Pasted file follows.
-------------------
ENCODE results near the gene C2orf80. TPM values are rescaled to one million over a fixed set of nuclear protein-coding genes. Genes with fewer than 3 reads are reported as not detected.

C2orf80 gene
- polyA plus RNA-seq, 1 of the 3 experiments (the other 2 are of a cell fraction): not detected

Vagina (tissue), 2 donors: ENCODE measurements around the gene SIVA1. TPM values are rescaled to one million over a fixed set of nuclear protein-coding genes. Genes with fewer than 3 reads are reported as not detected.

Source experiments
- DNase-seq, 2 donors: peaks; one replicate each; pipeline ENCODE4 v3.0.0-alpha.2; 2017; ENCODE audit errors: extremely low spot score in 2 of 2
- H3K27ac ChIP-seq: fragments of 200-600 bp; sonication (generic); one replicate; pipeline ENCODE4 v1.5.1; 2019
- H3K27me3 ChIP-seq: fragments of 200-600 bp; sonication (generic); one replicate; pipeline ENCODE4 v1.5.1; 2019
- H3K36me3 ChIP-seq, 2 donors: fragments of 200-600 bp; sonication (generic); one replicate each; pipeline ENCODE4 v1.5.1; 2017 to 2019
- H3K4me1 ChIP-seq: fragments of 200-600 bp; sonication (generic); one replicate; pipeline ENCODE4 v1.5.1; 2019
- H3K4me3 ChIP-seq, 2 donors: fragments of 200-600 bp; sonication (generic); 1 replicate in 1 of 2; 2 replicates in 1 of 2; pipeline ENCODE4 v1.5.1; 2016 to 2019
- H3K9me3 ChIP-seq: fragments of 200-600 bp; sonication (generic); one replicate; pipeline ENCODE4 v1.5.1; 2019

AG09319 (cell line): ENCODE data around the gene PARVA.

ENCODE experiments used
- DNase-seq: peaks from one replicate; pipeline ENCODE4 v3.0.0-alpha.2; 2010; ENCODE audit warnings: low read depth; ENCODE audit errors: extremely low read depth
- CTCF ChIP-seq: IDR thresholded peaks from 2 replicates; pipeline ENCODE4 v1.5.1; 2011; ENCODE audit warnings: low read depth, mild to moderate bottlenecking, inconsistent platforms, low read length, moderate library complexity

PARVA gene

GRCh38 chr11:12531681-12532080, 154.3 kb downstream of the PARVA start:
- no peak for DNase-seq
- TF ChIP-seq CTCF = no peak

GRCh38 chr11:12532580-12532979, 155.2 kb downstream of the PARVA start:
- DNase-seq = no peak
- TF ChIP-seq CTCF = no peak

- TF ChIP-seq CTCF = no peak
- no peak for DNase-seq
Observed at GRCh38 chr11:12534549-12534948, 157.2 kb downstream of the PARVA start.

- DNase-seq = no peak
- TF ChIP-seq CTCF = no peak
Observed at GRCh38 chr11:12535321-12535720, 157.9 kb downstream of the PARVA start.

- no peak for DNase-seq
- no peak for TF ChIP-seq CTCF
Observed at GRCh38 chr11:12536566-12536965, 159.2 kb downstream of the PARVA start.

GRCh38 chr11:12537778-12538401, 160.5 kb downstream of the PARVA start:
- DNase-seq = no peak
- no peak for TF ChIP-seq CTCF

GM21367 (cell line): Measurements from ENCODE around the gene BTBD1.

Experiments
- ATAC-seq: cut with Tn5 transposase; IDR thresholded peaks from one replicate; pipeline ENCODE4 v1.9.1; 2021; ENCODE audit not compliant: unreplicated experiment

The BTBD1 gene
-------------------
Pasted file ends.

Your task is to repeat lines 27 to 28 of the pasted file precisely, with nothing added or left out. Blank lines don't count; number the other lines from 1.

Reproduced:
- DNase-seq = no peak
- TF ChIP-seq CTCF = no peak